New home septic tank
May 11, 2005 4:14 PM   Subscribe

I'm thinking about buying a house that's out in the country a little bit. It's on a septic system. It's a new construction that the contractor built and is living in while he builds the one next to it. The septic system is reported to be a "Low Pressure Drip System for Residential Sewers" made by Murdon. Is this good/bad/potentially costly?

Also, the seller's disclosure form, instead of having the "Septic" box checked for sewage has a box checked called "tanks/laterals/drain fields". I'd also love to know what this means and how it relates to a regular septic system.

Google seems to have nothing to say about such a system, nor the Murdon corporation, so I'm wondering what's up.
posted by ontic to Home & Garden (4 answers total)
Best answer: The absolute best book to learn about septic stuff is The Septic System Owners Manual by Lloyd Kahn. It's sort of like the old VW repair books, cartoony and chatty while at the same time being comprehensive and understandable. You probably have a leaching field which means that the effluvia goes out into the yard through long tubes that have holes in them where the stuff gradually permeates into the ground over a large area. There is no tank. What I understand about these systems [mostly from reading this book] is that they usually work fine, until they don't. Newer systems are likely to be okay and there are things you can do to maintain the systems [see link above]. Your best bet, naturally, is to ask the contractor for specifics, but it doesn't seem too out of the ordinary to me.
posted by jessamyn at 6:58 PM on May 11, 2005

Response by poster: Thanks, Jessamyn. I suppose I just need to read the book for this answer then, but in such a system where are the bacteria if there is no tank?

Is it literally raw sewage simply being dispersed into my backyard over a wide area?
posted by ontic at 7:11 PM on May 11, 2005

You know, I might be wrong about this, or misremembering. My current house has a tank and leaching fields and the one I was growing up in, I think, mainly had a tank. Leaching fields are part of any normal system though it may be that there is some differentiation between what your owner calls a "tank" and what a septic tank technically is -- possibly it's smaller, or not up to code in some way. My guess is they couldn't have built it with non-standard septic if it's a new building, code is pretty tetchy about waste disposal. Here are two more septic things I know that are useful: don't use a garbage disposal with your septic system, and get it pumped regularly even if they tell you that you don't need to.
posted by jessamyn at 7:33 PM on May 11, 2005

Best answer: In new construction, there's gotta be a tank. That's where the solids settle out. The leach lines drain off the top of the tank into the leach field. Eventually, the tank will fill up with solids; sooner if the bacteria are sluggish, later if they're on the job. Then you pay a couple hundred to have the tank pumped (think Winston on Red Green) or get a farmer with a honey wagon to help you out.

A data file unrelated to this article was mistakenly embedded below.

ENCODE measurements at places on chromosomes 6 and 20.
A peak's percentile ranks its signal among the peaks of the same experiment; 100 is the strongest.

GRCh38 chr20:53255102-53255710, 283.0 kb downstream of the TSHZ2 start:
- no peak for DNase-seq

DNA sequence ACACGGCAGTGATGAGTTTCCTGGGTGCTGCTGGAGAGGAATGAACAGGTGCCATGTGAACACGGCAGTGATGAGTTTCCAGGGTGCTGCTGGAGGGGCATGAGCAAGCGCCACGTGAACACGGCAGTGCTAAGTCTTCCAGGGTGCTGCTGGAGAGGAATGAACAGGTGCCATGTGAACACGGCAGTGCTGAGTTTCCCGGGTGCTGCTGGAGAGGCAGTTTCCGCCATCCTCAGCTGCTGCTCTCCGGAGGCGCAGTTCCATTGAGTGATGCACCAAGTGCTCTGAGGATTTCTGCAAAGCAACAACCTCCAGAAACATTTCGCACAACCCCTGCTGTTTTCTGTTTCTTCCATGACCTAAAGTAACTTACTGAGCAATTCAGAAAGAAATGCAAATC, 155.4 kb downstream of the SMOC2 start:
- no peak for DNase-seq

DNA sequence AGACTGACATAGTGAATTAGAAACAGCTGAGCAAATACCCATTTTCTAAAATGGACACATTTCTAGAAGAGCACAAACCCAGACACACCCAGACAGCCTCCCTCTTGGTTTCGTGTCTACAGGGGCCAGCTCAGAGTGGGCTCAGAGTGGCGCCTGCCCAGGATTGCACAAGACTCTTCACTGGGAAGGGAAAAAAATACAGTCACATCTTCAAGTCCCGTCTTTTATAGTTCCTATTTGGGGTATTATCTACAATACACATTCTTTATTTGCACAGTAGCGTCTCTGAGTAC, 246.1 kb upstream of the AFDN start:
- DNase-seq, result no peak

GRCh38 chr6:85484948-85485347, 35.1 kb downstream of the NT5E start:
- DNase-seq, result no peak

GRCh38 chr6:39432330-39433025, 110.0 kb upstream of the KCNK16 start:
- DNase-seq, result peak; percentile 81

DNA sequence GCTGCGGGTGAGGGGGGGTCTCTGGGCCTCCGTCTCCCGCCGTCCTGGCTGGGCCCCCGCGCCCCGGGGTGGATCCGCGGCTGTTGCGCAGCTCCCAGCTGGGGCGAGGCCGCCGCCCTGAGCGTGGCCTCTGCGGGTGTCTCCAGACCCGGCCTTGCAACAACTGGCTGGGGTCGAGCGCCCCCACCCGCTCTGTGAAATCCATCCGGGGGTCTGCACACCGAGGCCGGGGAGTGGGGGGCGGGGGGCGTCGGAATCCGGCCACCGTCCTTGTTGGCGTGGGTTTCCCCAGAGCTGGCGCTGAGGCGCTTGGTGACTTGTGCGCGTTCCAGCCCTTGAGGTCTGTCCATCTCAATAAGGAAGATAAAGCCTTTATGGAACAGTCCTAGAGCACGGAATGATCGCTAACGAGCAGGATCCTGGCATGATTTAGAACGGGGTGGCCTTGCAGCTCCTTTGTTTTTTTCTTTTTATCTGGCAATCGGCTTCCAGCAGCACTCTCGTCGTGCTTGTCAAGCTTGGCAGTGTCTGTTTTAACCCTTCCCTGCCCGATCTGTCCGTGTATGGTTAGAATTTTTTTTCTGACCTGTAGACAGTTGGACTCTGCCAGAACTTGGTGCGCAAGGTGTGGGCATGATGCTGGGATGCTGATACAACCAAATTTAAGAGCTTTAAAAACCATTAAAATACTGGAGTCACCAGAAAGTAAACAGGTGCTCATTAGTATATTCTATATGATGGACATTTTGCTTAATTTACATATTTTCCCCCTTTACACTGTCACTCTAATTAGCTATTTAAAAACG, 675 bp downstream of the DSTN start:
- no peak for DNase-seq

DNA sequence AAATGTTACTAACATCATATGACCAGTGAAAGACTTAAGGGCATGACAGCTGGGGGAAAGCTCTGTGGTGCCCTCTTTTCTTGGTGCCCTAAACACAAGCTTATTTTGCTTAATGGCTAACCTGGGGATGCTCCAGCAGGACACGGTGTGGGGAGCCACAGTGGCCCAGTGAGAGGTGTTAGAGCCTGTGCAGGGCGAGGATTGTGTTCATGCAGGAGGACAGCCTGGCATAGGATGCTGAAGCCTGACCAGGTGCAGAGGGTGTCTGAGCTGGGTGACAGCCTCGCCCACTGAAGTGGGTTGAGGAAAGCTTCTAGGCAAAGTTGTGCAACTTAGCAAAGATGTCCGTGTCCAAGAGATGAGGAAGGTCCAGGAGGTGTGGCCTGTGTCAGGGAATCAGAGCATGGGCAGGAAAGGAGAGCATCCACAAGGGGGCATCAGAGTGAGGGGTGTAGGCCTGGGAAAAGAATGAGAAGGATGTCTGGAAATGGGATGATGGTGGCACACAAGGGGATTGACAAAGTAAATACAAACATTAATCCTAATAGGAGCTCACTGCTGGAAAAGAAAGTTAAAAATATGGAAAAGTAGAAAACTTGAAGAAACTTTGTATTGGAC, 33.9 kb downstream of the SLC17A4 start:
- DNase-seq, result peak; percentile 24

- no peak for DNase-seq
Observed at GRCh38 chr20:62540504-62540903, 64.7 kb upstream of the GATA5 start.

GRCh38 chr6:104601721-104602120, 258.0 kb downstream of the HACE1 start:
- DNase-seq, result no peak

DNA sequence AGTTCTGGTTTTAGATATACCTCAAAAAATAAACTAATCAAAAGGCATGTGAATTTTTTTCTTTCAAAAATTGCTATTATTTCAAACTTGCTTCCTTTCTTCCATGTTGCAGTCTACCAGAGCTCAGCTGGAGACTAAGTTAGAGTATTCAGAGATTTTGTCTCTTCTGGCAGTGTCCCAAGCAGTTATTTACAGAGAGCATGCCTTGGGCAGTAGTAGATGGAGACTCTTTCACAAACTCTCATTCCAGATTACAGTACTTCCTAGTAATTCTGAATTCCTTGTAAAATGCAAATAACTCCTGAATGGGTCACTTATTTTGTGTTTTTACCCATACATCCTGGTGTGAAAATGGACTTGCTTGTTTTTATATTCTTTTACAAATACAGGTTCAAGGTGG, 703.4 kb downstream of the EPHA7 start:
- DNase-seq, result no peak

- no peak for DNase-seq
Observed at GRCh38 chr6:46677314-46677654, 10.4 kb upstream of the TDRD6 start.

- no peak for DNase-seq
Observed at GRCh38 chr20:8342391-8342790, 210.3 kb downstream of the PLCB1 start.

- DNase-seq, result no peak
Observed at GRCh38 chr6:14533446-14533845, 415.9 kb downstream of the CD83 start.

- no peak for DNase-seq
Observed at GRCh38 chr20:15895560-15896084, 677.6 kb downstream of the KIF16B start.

What you decribe sounds like a normal, unpressurized septic system (if there's such thing as a pressurized septic system, I've never heard of it, but IANAP). Possible associated expenses are the pumping mentioned above and, eventually, a new leach system if your leach field becomes saturated or clogged. That's expensive, since it involves digging up your yard and laying new drainage tile. If you treat your septic system with respect, though--read the owner's manual jessamyn suggests--you'll probably never have that expense unless you're cursed with poor soil conditions in the first place.

If the system is properly designed, you won't hurt it by waiting til the tank fills to pump it. BUT you might hurt yourself. The first two times our tank filled up were in the dead of late winter, and the ground was frozen solid so the tank was inaccessible. Don't ask what we did til the ground thawed. (In my defense, it filled up much more quickly the second time, taking me by surprise. Must have been because of the new TP users in the house coming online in a big way.) Lesson: Extend the cleanout to within a few inches of the surface, and check your levels regularly with a long stick dedicated to this job.

If you have questions about local conditions, try asking your county sanitarian if you have one.

In rural areas, older systems are often tankless, but that's just nasty. It means that raw sewage is coming out into the light of day somewhere: an irrigation ditch, a field, a creek.
posted by bricoleur at 1:25 AM on May 12, 2005

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